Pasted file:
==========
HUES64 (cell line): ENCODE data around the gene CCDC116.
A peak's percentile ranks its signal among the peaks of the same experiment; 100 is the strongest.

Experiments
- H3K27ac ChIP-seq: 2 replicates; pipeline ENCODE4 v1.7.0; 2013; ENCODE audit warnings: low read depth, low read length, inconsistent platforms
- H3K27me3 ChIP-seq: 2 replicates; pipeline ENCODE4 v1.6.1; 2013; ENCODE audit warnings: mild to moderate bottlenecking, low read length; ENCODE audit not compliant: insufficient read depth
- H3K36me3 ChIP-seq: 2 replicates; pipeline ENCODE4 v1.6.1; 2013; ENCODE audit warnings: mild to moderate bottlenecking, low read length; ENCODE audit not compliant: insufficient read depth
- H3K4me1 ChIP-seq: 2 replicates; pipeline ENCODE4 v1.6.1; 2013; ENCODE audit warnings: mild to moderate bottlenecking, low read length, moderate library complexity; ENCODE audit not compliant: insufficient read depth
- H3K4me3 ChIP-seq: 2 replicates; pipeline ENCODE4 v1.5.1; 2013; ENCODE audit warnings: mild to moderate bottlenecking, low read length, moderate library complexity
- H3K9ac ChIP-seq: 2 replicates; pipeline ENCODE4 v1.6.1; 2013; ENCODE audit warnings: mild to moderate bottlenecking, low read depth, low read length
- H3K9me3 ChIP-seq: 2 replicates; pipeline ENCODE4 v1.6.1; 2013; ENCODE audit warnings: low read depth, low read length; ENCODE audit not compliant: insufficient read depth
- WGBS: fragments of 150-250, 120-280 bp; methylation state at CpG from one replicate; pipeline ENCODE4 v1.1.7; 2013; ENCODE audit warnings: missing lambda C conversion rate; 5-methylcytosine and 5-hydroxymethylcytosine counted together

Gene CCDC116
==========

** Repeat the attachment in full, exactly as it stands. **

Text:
HUES64 (cell line): ENCODE data around the gene CCDC116.
A peak's percentile ranks its signal among the peaks of the same experiment; 100 is the strongest.

Experiments
- H3K27ac ChIP-seq: 2 replicates; pipeline ENCODE4 v1.7.0; 2013; ENCODE audit warnings: low read depth, low read length, inconsistent platforms
- H3K27me3 ChIP-seq: 2 replicates; pipeline ENCODE4 v1.6.1; 2013; ENCODE audit warnings: mild to moderate bottlenecking, low read length; ENCODE audit not compliant: insufficient read depth
- H3K36me3 ChIP-seq: 2 replicates; pipeline ENCODE4 v1.6.1; 2013; ENCODE audit warnings: mild to moderate bottlenecking, low read length; ENCODE audit not compliant: insufficient read depth
- H3K4me1 ChIP-seq: 2 replicates; pipeline ENCODE4 v1.6.1; 2013; ENCODE audit warnings: mild to moderate bottlenecking, low read length, moderate library complexity; ENCODE audit not compliant: insufficient read depth
- H3K4me3 ChIP-seq: 2 replicates; pipeline ENCODE4 v1.5.1; 2013; ENCODE audit warnings: mild to moderate bottlenecking, low read length, moderate library complexity
- H3K9ac ChIP-seq: 2 replicates; pipeline ENCODE4 v1.6.1; 2013; ENCODE audit warnings: mild to moderate bottlenecking, low read depth, low read length
- H3K9me3 ChIP-seq: 2 replicates; pipeline ENCODE4 v1.6.1; 2013; ENCODE audit warnings: low read depth, low read length; ENCODE audit not compliant: insufficient read depth
- WGBS: fragments of 150-250, 120-280 bp; methylation state at CpG from one replicate; pipeline ENCODE4 v1.1.7; 2013; ENCODE audit warnings: missing lambda C conversion rate; 5-methylcytosine and 5-hydroxymethylcytosine counted together

Gene CCDC116